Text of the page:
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Environmentalists raise concerns when rural cities grow at alarming rates

city growth
Posted at 9:14 AM, Oct 21, 2021
and last updated 2021-10-21 12:17:41-04

Cities like Bozeman, Montana used to be a place that folks could retire and get away from the world. Now, it's one of the many towns that is becoming overrun.

Following the COVID-19 outbreak, Americans sought out a smaller micropolitan to enjoy the beautiful scenery. Several tourist cities around the country are going through this.

Tim Crawford is an environmental activist who lives on a farm just outside the city limits of Bozeman. He has lived there for more than 30 years. Prior to Bozeman, Crawford lived in Ketchum, Idaho. He left because the city was becoming overrun with tourists.

“You know, the problem is everybody's seen the money to be made in development here, but nobody has bothered to keep up with the infrastructure,” Crawford said.

He fears more people means fewer, overtaxed resources. Montana State Sen. Pat Flowers is well aware of the problem.

“The more people we get out on the rivers and even practicing catch and release, it begins to take a toll on fish over time when you get the pressure accelerating like it has here in the last 10 or 15 years,” Flowers said.

The challenges in Montana fill pockets across America. 2020 census data shows a trend of Americans ditching big cities for scenic homesteads.

New Braunfels, Texas; Breckenridge, Colorado; St. George, Utah; Buckeye City, Arizona: all are smaller cities known for natural amenities. All are facing substantial growth.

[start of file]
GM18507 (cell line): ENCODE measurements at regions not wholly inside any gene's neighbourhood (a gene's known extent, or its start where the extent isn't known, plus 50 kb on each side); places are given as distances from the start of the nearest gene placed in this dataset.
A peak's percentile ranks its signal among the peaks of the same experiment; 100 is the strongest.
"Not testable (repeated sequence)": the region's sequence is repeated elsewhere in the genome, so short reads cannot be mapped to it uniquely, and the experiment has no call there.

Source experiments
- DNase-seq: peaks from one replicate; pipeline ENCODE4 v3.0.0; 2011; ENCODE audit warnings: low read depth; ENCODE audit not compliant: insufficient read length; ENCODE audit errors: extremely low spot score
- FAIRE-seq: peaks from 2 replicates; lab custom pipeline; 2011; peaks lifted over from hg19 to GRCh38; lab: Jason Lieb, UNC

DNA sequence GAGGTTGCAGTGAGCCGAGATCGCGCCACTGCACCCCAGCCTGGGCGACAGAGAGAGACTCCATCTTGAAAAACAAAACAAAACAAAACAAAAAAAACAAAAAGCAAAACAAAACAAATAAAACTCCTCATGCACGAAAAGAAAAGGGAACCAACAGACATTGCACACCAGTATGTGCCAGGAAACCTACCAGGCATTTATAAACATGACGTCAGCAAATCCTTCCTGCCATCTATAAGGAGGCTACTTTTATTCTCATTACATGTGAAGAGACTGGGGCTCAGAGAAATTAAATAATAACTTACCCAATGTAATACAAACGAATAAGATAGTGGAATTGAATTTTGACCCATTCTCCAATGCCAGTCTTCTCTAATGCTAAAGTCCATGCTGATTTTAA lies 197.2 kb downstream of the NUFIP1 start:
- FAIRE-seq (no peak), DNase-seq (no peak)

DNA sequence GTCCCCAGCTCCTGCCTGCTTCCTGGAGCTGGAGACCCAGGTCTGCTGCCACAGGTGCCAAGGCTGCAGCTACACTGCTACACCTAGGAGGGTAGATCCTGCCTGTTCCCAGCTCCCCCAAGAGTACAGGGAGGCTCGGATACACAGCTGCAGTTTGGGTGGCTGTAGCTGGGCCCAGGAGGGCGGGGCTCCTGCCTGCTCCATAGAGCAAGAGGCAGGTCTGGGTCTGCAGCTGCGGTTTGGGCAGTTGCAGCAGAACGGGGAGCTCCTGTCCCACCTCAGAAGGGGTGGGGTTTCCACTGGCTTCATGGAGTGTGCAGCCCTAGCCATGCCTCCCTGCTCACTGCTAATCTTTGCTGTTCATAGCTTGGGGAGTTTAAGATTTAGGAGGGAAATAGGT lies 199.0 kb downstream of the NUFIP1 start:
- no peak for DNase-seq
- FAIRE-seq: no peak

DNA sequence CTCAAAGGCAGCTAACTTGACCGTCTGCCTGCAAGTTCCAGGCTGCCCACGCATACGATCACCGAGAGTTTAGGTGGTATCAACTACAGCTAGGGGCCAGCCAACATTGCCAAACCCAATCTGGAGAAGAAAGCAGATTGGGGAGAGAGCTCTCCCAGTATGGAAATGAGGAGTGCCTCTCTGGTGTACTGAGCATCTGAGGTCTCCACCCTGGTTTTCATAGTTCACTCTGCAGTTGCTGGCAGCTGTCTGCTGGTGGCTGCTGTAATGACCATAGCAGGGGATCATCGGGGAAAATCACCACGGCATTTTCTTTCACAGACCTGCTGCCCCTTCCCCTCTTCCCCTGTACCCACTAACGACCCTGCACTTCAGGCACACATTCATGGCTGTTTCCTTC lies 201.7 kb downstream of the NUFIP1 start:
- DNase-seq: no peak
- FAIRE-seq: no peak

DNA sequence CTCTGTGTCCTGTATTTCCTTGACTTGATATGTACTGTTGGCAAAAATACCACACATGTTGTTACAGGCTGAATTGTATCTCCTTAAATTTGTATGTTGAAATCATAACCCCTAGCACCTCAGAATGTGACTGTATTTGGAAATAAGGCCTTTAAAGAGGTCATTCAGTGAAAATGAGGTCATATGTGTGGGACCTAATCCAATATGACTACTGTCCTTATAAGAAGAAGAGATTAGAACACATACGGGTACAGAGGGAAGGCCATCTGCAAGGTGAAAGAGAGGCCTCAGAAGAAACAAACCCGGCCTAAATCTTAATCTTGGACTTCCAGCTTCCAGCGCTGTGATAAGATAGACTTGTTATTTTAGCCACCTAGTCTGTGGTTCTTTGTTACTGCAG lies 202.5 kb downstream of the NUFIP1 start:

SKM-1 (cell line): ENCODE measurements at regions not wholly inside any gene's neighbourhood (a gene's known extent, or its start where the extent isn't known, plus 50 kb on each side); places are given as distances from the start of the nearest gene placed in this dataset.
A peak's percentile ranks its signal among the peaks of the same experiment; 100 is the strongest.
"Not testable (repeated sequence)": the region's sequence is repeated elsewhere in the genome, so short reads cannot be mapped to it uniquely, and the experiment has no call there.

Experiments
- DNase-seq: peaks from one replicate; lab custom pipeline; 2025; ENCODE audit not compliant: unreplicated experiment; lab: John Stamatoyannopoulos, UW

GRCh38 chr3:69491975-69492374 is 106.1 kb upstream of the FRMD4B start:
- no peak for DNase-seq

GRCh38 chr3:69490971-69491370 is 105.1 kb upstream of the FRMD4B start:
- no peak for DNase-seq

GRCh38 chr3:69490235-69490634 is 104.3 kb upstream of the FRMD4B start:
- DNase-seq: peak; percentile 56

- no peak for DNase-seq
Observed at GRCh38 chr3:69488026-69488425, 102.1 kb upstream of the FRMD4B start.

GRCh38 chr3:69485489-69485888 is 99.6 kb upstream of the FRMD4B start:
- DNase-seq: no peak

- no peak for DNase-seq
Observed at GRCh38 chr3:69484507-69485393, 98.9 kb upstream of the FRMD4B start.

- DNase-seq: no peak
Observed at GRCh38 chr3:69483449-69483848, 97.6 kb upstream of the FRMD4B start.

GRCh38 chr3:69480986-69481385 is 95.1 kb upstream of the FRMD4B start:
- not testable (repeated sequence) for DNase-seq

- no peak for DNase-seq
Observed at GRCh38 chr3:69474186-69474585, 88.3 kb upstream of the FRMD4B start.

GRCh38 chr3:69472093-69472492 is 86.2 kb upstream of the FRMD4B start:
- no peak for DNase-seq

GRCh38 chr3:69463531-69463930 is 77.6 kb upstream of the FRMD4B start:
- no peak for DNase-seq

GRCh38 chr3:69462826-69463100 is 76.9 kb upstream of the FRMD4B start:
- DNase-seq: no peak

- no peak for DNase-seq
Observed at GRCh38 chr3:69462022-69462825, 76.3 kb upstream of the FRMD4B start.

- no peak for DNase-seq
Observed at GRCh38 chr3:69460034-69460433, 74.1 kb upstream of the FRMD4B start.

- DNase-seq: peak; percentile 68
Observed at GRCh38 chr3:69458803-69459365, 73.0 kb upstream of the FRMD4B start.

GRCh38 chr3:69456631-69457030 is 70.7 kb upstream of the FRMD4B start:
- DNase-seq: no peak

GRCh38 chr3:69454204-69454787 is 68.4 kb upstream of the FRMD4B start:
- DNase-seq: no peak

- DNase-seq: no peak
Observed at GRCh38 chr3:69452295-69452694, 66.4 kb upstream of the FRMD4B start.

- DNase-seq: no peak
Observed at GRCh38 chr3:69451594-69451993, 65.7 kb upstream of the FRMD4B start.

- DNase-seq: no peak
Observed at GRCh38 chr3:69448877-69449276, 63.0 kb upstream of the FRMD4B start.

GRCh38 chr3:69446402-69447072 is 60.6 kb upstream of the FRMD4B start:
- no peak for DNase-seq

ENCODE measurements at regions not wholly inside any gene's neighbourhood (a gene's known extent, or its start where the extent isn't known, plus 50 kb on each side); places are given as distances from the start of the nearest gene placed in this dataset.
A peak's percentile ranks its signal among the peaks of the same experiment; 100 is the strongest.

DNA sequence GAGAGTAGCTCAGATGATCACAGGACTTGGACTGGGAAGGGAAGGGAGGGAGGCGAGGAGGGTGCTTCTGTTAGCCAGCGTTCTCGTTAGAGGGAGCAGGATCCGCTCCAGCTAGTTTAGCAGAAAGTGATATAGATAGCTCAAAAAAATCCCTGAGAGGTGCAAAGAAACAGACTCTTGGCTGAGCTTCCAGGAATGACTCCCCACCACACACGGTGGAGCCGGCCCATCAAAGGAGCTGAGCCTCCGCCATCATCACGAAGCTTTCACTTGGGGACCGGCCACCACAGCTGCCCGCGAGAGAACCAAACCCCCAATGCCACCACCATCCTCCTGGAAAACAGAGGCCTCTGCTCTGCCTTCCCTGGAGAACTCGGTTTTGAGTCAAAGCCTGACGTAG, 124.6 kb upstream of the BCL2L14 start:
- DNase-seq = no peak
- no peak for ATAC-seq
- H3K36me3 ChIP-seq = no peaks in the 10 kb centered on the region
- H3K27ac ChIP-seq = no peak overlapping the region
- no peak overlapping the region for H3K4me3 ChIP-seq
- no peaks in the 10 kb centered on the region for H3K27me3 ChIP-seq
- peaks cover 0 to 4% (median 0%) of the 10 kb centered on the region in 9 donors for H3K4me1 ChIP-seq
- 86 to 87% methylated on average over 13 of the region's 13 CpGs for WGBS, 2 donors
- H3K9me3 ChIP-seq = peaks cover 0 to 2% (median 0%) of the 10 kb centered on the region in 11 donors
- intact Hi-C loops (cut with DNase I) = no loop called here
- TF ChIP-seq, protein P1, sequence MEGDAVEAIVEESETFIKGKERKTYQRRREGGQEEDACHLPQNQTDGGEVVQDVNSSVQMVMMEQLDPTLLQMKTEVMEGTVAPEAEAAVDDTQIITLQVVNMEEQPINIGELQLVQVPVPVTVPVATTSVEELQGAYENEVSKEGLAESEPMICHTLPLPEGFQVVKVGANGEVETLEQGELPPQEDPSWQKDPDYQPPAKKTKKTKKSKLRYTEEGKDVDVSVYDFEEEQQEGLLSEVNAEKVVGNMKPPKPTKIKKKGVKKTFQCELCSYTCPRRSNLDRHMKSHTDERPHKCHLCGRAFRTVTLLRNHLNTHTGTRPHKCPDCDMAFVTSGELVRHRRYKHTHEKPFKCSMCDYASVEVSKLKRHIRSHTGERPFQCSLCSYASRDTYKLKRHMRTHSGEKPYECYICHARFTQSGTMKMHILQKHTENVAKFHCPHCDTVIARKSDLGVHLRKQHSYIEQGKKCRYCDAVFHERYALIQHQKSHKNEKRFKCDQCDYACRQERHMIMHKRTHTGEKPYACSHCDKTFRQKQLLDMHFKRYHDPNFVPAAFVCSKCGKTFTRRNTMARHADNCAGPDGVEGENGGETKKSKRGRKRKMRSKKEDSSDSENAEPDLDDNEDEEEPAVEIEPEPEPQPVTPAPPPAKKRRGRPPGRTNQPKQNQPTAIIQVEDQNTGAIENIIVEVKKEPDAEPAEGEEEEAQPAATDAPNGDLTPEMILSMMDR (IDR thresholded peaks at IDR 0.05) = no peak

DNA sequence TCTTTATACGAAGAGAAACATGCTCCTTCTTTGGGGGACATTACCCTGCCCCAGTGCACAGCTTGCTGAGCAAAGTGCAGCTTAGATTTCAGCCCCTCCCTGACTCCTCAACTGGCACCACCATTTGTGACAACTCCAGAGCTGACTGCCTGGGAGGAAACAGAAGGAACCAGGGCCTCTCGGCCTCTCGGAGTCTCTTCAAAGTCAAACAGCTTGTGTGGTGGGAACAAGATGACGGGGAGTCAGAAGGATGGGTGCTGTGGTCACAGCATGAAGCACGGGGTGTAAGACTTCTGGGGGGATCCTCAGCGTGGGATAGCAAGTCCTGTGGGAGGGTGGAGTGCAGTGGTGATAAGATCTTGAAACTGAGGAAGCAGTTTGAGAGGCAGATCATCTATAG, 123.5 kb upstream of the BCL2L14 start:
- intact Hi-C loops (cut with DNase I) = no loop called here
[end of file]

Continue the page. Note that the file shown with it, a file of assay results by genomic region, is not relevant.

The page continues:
Jesse Keenan is a real estate professor at Tulane University.

“I think particularly in the age of COVID. They're changing their preferences about where they can work, how they can work and the amenities that we think about the environment, national parks, state, even local parks begin to have greater value," Keenan said.

In the 1960s, Boulder, Colorado faced similar growth and similar environmental concerns. The city responded with the “blue line plan," refusing to provide city services beyond a certain elevation.

They’ve got similar plans in Bozeman, except they want to build up, not out.

Jeff Mihelich is Bozeman’s city manager. He says they aren’t afraid of growth. They are simply trying to be responsible in a way that is measured.

Tim Crawford is skeptical. He sees a city where mother nature must now face human nature.